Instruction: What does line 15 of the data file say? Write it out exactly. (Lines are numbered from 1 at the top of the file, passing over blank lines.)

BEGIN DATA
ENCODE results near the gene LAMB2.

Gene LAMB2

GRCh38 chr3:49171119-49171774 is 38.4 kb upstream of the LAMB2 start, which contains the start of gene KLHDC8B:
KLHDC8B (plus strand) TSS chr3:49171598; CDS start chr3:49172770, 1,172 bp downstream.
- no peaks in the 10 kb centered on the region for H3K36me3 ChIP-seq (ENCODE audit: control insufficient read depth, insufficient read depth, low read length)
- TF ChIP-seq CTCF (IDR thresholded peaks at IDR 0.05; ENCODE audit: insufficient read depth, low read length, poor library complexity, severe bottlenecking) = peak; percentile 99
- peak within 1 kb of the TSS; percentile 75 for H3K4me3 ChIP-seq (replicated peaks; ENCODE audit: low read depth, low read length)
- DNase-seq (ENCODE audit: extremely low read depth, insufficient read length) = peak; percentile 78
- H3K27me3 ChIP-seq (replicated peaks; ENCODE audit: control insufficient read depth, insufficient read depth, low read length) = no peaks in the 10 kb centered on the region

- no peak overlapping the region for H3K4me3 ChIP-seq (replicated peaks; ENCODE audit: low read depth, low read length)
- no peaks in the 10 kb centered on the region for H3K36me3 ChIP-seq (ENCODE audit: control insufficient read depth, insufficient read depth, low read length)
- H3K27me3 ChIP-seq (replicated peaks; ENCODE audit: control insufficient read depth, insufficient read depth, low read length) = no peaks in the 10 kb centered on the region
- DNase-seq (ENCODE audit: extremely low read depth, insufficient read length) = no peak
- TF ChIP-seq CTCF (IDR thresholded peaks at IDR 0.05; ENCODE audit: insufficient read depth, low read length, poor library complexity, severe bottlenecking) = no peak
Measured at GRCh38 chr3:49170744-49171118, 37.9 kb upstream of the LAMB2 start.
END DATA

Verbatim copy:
Measured at GRCh38 chr3:49170744-49171118, 37.9 kb upstream of the LAMB2 start.